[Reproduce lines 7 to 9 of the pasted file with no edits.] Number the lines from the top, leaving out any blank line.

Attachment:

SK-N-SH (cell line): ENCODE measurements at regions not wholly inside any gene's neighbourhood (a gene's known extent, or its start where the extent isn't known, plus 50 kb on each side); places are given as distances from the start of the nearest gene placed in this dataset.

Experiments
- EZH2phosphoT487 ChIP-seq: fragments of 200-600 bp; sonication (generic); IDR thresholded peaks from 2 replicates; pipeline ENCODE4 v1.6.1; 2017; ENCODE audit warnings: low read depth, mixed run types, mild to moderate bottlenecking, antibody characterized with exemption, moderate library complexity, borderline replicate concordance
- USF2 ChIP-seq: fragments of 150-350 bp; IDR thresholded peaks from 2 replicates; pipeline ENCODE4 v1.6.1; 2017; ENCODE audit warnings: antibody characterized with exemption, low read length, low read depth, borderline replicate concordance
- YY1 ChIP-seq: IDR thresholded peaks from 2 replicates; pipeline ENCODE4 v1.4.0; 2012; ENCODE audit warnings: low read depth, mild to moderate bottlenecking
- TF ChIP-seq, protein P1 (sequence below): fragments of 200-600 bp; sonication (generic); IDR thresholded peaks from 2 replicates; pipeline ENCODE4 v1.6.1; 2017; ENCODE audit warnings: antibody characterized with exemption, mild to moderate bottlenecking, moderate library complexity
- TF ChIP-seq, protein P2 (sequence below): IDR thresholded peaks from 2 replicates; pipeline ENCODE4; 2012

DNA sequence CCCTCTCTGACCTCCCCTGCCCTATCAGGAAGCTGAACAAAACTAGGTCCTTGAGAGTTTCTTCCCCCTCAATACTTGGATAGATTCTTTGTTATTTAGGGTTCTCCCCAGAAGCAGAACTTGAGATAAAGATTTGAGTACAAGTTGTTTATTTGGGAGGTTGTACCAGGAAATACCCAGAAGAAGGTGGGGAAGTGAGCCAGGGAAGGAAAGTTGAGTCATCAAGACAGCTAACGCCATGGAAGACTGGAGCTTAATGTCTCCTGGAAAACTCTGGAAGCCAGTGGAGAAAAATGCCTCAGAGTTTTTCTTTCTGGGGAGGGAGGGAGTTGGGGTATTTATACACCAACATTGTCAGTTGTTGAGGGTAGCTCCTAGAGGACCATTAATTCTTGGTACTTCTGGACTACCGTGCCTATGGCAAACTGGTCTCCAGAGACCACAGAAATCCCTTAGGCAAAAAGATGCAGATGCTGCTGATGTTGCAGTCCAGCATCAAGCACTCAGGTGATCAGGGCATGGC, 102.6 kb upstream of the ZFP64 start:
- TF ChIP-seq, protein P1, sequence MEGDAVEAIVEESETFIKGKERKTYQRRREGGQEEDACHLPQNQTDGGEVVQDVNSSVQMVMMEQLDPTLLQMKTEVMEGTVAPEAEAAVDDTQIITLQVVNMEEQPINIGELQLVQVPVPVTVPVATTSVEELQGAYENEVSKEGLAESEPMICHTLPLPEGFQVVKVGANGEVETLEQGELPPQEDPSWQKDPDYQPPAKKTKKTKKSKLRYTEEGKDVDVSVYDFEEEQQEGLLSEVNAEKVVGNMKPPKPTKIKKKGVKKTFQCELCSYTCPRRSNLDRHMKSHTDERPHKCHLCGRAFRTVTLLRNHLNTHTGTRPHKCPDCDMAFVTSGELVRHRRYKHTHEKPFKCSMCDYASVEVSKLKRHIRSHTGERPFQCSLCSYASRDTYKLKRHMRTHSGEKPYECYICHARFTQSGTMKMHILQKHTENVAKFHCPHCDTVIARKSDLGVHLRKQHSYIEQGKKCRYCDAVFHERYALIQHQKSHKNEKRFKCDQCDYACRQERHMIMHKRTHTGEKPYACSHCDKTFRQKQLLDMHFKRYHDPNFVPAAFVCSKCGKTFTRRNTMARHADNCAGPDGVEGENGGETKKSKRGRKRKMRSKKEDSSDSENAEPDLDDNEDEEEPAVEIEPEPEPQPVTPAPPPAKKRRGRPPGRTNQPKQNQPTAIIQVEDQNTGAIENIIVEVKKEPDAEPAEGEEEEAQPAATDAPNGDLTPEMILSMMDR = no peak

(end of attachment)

- TF ChIP-seq, protein P2 (sequence below): IDR thresholded peaks from 2 replicates; pipeline ENCODE4; 2012

DNA sequence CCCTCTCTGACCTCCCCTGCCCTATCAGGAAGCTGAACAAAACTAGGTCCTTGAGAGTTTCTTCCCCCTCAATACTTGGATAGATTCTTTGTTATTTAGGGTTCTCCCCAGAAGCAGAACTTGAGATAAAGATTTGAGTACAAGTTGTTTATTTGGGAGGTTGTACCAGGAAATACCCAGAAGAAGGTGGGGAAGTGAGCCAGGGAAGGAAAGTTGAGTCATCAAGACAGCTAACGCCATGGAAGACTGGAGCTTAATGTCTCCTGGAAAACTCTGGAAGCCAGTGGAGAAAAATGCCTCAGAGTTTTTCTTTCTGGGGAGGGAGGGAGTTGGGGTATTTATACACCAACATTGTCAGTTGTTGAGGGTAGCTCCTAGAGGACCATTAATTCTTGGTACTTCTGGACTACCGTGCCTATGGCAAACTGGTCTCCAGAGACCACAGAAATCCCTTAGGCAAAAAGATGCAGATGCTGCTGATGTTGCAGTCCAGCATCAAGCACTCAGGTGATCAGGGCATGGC, 102.6 kb upstream of the ZFP64 start:
- TF ChIP-seq, protein P1, sequence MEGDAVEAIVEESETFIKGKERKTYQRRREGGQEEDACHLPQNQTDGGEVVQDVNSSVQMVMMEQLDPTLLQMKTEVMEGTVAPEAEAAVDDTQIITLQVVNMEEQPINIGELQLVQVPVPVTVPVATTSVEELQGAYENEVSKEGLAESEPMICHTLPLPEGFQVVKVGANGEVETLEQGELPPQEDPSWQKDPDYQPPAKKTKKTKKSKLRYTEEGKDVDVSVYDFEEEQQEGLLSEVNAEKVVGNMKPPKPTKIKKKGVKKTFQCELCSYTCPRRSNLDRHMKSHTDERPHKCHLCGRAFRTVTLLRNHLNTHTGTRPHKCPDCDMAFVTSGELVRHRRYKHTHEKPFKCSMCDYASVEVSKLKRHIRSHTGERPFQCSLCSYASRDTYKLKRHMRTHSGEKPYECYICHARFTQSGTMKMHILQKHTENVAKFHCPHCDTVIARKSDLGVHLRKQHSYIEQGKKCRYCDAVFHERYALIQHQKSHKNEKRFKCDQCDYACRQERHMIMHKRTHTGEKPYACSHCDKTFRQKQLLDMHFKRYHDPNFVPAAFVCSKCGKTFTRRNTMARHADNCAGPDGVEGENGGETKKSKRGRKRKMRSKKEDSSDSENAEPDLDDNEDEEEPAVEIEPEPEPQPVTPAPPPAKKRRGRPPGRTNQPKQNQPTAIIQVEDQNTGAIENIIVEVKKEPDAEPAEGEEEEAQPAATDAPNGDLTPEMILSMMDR = no peak